The Week in Review is a collection of everything I’ve written over the past week on the internet, plus a small stack of links I’ve found interesting – usually related to endurance sports. I have often wondered what to do with all the composure that people write, and although I share a lot on Twitter and Facebook is a better forum to send it to all of you. Most of the time, these different streams don’t overlap, so be on the lookout for all of these places for good stuff!
So with that, let’s take action!
Some things I found interesting on the interwebs:
Here’s a little rundown of all the random things I came across while doing my civic duty to find the end of the internet. Also, there are a few things this week that were actually from the previous week or so
1) How an Olympic photographer quickly takes and uploads photos around the world: This delves into the full photographic workflow of how it handles some 2,000 photos per event, all to upload a few dozen as quickly as the social media world demands.
2) Super Cool Drone Pool Video: You’ve undoubtedly seen various artistic FPV drone videos before, but this is the first time I’ve seen one centered around a swimming pool, and certainly the first time I’ve seen it end with the drone hovering over it. ends * IN * the swimming pool voluntarily. Give him a quick watch!
3) Life Time buys Sea Otter Classic: It will be interesting to see what impact this will have on Sea Otter in the future. With Interbike out of sight for a few years now, many felt that Sea Otter could become a replacement as the leading cycling show in the United States. The “challenge” with this is that Sea Otter takes place outdoors, which makes it slightly more difficult from an exhibit space perspective. However, as they showed, it didn’t matter much to many cycling companies that flocked to the combined show + bike race event every year (including myself). It also comes at a time when Sea Otter has grown internationally (albeit with expected COVID-related challenges).
4) Some historical information about the creation of the Zwift map in Richmond: This quick article gives an interesting look at how Zwift managed to convince the Richmond race organizers to strike a 2015 World Course Modeling deal within Zwift.
5) Whoop Data from Lachlan Morton’s Alt Tour: Whoop has published Lachlan Morton’s data on these few weeks of meandering in France. From a “That’s pretty cool” point of view, I’m including this. But it’s funny, because it actually shows just how incredibly inaccurate and unnecessary a unit this is. As always, Whoop’s stupid arbitrary training load “limit” of 21 means almost every day is around 0.4 to under 21. While Lachlan was undoubtedly working hard, by his own admission he didn’t work so hard that an extra mile would kill him. What should be the definition of filling – the fact that you are low on energy. But doing it theoretically for two weeks shows that the concept is simply broken.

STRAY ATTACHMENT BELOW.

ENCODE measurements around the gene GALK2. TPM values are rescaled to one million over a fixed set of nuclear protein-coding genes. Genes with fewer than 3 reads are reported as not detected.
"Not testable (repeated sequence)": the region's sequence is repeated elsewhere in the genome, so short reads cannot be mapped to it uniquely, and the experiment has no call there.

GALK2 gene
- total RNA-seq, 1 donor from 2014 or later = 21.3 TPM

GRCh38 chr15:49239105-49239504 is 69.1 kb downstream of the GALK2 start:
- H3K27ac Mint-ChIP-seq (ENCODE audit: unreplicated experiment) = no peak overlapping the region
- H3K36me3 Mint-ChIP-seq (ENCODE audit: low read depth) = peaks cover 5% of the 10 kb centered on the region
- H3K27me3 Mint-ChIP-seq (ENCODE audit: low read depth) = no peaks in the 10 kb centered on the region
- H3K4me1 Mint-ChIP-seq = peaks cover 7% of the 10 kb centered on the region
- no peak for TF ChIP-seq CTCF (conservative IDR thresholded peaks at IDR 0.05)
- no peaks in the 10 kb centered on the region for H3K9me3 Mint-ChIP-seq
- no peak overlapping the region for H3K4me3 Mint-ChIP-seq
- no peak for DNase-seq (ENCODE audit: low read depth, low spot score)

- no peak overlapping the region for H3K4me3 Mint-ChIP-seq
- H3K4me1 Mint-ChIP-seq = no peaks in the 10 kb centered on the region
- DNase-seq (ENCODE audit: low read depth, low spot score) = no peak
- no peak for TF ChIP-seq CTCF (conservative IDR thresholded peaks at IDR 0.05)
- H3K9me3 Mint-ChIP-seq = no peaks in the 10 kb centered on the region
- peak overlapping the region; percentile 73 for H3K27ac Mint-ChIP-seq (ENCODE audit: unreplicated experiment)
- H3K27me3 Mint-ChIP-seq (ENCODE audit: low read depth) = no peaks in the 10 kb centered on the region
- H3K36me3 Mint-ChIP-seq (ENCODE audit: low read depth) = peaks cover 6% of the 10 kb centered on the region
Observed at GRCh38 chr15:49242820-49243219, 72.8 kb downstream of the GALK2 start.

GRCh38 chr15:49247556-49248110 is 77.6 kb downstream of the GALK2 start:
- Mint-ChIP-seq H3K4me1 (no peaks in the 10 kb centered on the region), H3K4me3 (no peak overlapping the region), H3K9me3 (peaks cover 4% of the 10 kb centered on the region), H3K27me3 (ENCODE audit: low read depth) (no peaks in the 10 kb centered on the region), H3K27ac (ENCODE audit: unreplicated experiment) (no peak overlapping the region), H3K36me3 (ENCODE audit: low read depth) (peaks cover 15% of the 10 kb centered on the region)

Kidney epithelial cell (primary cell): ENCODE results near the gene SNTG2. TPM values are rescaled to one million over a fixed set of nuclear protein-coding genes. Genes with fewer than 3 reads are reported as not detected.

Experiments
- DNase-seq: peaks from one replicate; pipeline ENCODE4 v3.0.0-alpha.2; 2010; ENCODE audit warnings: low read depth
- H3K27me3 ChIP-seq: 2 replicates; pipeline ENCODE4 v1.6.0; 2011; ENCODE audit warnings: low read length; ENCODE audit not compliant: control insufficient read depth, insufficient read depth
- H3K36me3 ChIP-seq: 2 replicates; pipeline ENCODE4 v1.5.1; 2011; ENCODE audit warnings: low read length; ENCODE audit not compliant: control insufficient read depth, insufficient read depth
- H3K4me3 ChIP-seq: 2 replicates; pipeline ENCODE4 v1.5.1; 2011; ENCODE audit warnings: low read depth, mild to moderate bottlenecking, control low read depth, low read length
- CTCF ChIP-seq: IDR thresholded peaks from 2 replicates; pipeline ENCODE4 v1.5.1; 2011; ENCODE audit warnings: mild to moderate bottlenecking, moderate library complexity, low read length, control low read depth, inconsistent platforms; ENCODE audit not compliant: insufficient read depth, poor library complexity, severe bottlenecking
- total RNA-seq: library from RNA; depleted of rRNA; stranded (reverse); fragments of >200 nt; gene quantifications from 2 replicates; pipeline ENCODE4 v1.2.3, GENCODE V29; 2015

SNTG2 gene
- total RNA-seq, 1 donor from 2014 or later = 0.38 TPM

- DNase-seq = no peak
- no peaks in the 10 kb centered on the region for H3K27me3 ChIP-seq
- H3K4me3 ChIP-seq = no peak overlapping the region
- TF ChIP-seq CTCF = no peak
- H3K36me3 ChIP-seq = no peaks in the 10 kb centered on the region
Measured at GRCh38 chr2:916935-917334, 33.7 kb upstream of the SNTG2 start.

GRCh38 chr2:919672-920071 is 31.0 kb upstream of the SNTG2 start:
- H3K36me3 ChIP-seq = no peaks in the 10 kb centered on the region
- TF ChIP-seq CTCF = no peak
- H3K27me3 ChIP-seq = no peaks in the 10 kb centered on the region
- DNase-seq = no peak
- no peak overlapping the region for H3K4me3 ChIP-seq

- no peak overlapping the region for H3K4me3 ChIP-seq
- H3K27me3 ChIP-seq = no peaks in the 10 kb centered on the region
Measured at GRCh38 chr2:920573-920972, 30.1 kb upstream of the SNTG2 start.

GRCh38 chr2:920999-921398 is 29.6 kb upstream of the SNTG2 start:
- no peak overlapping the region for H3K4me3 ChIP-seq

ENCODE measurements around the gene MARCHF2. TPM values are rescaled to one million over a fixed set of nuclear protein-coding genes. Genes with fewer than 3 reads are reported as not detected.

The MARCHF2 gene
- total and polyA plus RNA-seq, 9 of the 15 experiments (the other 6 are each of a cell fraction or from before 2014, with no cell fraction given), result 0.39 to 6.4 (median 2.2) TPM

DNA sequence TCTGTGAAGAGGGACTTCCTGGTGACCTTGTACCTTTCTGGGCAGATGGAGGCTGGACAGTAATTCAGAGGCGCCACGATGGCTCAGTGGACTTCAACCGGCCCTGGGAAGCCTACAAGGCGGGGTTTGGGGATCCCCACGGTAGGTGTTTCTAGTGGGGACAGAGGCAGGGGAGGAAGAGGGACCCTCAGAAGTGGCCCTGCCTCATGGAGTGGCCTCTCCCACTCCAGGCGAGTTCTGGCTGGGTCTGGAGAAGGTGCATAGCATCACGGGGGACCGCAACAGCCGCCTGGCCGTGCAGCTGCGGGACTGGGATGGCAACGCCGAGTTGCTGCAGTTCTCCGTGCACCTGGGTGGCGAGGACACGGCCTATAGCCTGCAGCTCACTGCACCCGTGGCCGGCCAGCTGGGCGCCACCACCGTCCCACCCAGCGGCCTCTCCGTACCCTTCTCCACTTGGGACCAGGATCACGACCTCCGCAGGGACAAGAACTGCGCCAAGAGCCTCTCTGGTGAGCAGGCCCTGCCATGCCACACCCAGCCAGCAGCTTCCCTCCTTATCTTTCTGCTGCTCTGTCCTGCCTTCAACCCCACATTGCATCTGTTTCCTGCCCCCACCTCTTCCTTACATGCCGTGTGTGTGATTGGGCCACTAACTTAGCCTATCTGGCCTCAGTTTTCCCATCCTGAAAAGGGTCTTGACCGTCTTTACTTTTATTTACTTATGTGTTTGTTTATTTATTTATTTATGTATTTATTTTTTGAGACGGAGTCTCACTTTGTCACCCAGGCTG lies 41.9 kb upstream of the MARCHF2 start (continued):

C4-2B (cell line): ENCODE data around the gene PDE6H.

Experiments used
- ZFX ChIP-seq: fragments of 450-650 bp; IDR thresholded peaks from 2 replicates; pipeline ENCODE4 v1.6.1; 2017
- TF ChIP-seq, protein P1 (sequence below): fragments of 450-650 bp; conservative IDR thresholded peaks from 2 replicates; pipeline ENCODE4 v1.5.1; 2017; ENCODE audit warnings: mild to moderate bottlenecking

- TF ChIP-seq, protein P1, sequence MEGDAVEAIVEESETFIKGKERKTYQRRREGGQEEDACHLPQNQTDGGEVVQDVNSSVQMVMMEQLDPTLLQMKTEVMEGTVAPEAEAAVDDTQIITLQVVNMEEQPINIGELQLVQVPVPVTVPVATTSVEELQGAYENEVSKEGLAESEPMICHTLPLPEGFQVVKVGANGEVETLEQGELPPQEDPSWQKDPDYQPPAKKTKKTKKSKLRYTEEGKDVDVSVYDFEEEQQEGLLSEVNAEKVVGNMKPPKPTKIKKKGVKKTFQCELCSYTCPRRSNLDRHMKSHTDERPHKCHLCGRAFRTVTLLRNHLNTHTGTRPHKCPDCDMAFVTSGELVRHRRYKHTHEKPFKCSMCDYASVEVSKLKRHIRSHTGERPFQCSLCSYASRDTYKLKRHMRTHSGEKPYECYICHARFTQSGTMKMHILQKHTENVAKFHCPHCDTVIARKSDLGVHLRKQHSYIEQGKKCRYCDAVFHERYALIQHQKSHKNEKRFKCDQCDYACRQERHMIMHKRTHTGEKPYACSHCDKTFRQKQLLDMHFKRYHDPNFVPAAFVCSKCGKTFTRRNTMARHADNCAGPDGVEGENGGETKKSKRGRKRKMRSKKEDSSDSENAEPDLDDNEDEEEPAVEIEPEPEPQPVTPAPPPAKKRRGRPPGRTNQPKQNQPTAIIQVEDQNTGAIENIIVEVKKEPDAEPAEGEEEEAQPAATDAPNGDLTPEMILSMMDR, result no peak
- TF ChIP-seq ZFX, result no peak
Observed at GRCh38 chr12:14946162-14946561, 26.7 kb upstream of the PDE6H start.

6) Garmin announces the annual Connect IQ Developer App Award winners: This small collection of apps includes a bike data field to monitor wind direction, as well as a watch app to download podcasts. And a few others.
7) CyclingTips acquired by Outside: Knowing most of the team members who work there, I’m happy to see that a small group of people are working hard and being rewarded for it. Obviously, every time a big entity swallows a smaller one, people get worried – but I can’t wait to see what comes next.
8) Behind the Scenes on Music Streaming Costs and Peloton: I thought this data was quite interesting. Basically it shows what each platform is playing for the music streams they use on their platform – from YouTube to Spotify, and even Peloton.
9) InsideTracker launches Garmin integration: I watched InsideTracker many years ago (okay, almost a decade ago), and without a doubt, that probably hasn’t changed since. They also recently launched an integration with Garmin which basically uses the Garmin Connect API to get your Garmin data (i.e. HR sleep and rest data) to InsideTracker. While this integration has sometimes been described as a coded integration between the two, the reality is that InsideTracker just uses existing APIs like any other application. There is absolutely nothing wrong with it, but I have seen a bit of marketing that sometimes involves the opposite.
Sports Tech device firmware updates this week:
Each week I quickly highlight some of the new firmware, app, software, and website service updates that I see coming out. If you’re a sports tech company posting an update drop me a line (only single lines are perfect, or tweet it on me is even better) and I’ll mention it. here. If I am not aware, I will not be able to post about it. It sounds good ? Oh – and if you want to get a head start, this page is a great resource for looking at Garmin, Wahoo, Polar, and a few other firmware updates.
Garmin Fenix 6 Series / MARQ / Enduro BETA Firmware Update: A stack of bug fixes, as well as a new “Adventure Race” activity to ban GPS navigation data fields for certain races.
Garmin Forerunner 245/745/945 BETA Firmware Update: Minor Bug Fixes
Garmin Instinct and Instinct Solar BETA Firmware Update: Two minor bug fixes related to navigation line and low battery alerts.
Hammerhead Karoo Series Firmware Update: Mainly redesigned UI elements, as well as improved FE-C trainer connectivity.
Wahoo ELEMNT / ROAM / BOLT Series Firmware Update: Fixed kJ calculation for Favero Assioma power meters.
With that, thanks for reading!